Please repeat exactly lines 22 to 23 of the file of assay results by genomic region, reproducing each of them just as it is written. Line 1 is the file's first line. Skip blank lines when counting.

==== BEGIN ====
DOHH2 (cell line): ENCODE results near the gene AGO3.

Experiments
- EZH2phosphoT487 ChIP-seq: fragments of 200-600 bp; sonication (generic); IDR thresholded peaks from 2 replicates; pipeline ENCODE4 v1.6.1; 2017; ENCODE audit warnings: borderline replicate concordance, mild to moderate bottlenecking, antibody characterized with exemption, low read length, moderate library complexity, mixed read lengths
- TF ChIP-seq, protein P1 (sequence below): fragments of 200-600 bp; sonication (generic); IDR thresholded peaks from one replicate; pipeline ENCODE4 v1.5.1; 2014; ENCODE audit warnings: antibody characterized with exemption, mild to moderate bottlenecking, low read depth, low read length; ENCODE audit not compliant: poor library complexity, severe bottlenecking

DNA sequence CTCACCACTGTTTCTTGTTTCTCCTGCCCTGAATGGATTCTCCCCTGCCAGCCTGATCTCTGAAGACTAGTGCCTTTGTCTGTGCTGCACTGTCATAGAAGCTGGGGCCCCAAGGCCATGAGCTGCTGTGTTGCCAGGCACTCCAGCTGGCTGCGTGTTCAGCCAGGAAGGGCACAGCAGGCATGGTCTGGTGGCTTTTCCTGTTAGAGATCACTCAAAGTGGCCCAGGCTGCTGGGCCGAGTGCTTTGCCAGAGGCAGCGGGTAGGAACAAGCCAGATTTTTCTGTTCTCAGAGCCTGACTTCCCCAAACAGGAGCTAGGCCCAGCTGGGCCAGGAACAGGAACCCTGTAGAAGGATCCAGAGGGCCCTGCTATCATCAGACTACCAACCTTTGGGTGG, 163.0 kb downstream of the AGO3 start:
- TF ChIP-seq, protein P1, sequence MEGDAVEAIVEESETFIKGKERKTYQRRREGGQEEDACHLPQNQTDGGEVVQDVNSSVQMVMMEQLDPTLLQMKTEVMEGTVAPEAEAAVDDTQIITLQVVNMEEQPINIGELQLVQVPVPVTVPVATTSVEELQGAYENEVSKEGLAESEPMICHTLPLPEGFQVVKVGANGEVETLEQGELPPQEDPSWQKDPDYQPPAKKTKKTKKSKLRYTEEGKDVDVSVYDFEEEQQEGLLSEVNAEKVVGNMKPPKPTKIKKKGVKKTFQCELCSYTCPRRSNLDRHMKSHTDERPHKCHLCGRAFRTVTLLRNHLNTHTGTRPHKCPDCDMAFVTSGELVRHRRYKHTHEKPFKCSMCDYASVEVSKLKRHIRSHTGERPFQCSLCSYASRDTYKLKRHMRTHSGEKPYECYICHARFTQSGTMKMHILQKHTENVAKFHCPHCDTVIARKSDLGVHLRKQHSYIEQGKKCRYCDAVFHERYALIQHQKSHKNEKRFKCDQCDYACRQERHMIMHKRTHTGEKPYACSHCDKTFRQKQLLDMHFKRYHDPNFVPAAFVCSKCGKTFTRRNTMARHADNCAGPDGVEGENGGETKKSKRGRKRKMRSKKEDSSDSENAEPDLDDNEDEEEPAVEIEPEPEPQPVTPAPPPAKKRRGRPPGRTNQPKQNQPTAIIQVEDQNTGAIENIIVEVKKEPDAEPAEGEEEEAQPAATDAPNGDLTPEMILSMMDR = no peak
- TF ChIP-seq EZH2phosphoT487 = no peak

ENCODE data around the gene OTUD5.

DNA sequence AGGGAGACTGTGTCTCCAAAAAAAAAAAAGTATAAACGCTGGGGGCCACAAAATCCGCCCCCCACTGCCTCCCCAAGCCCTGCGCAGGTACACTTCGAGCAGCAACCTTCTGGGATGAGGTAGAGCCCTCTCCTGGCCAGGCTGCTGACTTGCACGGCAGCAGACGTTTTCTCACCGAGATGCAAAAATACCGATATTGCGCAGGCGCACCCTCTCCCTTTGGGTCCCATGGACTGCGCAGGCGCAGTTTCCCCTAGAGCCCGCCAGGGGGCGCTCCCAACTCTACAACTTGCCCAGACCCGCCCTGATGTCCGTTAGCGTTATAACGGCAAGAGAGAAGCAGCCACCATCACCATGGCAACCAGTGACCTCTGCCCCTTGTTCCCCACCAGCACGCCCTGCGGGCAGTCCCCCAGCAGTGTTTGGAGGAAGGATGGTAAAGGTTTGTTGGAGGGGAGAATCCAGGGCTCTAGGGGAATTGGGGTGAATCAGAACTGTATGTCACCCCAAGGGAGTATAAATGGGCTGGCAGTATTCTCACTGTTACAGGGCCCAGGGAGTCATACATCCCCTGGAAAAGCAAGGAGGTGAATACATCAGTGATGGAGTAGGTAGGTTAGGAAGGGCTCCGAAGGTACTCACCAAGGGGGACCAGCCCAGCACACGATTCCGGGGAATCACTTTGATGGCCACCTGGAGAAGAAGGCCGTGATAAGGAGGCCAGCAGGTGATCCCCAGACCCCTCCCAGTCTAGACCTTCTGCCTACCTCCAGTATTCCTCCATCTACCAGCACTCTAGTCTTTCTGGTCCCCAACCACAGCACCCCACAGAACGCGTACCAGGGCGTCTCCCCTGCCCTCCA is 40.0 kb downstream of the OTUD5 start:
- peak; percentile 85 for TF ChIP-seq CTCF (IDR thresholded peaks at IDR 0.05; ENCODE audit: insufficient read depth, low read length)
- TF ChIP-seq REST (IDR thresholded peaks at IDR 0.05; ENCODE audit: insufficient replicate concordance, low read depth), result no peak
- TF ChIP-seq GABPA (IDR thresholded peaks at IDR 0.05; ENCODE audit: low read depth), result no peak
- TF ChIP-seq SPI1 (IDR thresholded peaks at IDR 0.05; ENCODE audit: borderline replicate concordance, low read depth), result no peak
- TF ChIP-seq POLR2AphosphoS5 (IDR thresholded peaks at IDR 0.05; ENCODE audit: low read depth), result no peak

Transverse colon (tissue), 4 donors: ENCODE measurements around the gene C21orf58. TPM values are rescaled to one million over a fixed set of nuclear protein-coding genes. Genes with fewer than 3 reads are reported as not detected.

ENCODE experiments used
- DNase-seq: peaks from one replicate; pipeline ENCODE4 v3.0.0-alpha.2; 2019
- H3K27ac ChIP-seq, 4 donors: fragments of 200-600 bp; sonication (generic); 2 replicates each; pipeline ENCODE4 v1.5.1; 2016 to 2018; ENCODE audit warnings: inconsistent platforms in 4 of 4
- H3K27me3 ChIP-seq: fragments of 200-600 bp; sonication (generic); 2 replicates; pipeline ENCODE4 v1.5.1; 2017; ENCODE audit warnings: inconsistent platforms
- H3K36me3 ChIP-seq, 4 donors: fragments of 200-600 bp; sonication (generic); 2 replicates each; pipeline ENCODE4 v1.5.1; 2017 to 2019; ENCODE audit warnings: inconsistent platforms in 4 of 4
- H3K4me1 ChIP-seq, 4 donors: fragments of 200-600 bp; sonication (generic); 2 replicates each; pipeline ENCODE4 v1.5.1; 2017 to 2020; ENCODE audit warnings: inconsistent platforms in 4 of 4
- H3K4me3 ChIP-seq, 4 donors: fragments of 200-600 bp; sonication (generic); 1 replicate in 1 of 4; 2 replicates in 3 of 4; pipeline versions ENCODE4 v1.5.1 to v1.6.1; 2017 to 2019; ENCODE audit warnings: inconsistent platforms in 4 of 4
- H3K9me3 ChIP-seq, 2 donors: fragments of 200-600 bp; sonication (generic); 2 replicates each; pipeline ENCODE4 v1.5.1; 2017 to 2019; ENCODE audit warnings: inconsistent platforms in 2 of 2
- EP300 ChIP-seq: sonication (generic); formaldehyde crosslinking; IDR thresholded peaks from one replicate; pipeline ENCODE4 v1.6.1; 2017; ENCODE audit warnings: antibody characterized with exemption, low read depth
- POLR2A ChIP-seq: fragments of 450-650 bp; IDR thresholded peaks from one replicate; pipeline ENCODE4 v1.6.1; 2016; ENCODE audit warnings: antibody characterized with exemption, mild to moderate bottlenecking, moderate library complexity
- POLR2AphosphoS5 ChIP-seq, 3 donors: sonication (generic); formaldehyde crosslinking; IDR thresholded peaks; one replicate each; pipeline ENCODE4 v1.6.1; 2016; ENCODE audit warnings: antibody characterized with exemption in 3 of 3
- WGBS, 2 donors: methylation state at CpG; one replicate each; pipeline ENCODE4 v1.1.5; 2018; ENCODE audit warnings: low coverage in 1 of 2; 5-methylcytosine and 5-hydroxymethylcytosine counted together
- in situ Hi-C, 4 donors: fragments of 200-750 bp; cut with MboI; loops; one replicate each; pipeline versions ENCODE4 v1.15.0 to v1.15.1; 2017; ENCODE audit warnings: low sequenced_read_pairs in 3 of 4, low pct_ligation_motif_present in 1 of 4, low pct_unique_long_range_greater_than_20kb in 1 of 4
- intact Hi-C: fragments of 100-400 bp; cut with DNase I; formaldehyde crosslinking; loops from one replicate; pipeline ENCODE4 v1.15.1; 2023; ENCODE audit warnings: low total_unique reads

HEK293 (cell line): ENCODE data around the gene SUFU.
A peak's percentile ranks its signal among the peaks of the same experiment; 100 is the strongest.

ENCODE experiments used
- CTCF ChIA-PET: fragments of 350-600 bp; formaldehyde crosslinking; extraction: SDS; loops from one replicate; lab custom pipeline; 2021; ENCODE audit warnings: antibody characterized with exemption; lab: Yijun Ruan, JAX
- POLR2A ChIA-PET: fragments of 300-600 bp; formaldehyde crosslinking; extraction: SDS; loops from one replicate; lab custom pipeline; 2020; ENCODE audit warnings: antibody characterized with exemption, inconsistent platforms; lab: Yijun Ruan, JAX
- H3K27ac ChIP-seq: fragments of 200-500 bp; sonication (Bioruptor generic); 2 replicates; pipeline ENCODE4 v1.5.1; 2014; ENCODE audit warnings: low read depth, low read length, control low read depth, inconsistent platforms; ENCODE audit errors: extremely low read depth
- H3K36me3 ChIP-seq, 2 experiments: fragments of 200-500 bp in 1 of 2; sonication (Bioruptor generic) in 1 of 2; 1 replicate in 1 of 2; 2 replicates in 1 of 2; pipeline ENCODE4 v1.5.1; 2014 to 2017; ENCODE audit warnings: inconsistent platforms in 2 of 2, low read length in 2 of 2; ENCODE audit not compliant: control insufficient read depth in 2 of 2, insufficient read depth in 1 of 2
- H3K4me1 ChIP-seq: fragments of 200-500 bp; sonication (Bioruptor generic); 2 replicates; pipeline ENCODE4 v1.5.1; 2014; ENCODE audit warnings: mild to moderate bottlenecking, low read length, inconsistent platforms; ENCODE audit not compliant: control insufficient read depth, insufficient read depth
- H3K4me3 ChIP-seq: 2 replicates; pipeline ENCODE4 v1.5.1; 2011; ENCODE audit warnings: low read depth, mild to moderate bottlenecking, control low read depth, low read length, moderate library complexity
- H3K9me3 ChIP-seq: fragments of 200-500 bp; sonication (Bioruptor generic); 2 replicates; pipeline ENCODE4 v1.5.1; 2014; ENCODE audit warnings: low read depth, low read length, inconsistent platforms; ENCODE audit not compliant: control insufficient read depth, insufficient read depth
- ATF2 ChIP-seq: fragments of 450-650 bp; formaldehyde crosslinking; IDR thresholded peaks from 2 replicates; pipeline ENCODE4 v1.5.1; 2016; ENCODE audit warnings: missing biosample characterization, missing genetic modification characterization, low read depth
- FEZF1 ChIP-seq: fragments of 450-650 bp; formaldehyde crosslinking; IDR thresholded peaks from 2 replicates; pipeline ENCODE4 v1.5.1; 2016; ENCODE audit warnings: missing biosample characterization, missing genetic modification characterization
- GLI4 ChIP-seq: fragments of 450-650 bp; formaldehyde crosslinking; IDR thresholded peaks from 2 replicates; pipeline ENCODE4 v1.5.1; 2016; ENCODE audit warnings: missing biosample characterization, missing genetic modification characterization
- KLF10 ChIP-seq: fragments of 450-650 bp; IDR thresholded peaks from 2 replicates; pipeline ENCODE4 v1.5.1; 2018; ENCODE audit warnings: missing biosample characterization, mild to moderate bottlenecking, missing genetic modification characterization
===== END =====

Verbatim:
- H3K4me3 ChIP-seq, 4 donors: fragments of 200-600 bp; sonication (generic); 1 replicate in 1 of 4; 2 replicates in 3 of 4; pipeline versions ENCODE4 v1.5.1 to v1.6.1; 2017 to 2019; ENCODE audit warnings: inconsistent platforms in 4 of 4
- H3K9me3 ChIP-seq, 2 donors: fragments of 200-600 bp; sonication (generic); 2 replicates each; pipeline ENCODE4 v1.5.1; 2017 to 2019; ENCODE audit warnings: inconsistent platforms in 2 of 2